Your Financial Journey

Our financial life cycle can be divided into 3 phases:

Click on the button that relates to you or keep reading for the full story.

Wealth Creation

Wealth creation involves taking steps now, to produce wealth in the future. These strategies can include saving or investing some of your income to buying a major asset, e.g. a home or investment property

Interestingly, wealth creation also includes improving your skills through further education, because it is well documented that college and university graduates have greater earning capacity.

What are your critical wealth creation years?

The wealth creation phase starts when we leave school and continues to retirement. Our critical income earning years are from our late teens/mid twenties until 60/70 when we can retire.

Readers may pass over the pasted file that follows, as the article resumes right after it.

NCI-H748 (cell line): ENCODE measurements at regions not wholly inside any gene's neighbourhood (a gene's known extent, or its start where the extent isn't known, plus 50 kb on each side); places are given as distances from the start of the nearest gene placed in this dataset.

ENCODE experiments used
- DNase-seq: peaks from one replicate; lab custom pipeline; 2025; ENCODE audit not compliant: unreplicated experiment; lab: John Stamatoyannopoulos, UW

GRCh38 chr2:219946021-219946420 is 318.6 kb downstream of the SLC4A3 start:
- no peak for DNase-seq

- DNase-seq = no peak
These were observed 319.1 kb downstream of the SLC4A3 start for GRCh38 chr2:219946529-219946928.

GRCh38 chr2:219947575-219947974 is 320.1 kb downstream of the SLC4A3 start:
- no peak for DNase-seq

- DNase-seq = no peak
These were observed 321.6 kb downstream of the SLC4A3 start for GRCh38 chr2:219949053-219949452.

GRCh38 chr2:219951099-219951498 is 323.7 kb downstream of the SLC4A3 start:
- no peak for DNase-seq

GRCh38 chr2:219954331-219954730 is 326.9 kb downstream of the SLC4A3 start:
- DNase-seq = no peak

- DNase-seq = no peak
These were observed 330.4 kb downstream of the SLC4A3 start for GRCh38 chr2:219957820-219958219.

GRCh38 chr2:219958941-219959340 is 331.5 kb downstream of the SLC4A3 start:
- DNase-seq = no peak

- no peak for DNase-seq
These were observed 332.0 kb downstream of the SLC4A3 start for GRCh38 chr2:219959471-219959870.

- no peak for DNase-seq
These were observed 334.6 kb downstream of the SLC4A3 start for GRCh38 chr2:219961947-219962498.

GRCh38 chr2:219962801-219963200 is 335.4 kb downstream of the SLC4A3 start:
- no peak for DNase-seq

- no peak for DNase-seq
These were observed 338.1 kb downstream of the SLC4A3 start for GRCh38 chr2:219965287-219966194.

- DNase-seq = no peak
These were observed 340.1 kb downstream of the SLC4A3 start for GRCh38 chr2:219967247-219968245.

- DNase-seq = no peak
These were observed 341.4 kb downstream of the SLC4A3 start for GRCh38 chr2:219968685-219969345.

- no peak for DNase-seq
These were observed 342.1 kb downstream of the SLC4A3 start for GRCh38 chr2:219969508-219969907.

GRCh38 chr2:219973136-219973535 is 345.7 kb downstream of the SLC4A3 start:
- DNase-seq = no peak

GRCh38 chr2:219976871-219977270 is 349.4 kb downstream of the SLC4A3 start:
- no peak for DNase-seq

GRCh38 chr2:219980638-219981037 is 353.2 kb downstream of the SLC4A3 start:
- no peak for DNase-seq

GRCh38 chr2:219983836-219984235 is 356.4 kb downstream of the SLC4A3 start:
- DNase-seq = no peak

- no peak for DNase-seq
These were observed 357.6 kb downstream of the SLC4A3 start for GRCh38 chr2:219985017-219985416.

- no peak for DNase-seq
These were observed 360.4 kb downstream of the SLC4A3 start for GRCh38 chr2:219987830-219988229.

What can you do to create wealth?

If you're a Student

Students are fantastic at living off the “smell of an oily rag” and the idea of saving or investing given that there is limited spare cash seems difficult to comprehend. Particularly if the focus is on the next overseas adventure or buying a car. However, a simple strategy is to “salary sacrifice” a few extra dollars each pay into your superannuation, or a high yield cash management account. It is our experience that most do not miss the few extra dollars and the discipline will produce long terms benefits.

If you have just commenced full time work

Once we start full time work we experience is an urge to spend. To use our new found wealth to have a bit of fun. However, while it is important to enjoy ourselves, most people when they have just started full time work still have the budgeting mind set of a student. This means that if you save some of your income you will not miss it. The best way to do this, is to have it taken out of your pay and put into an investment.

If you have a mortgage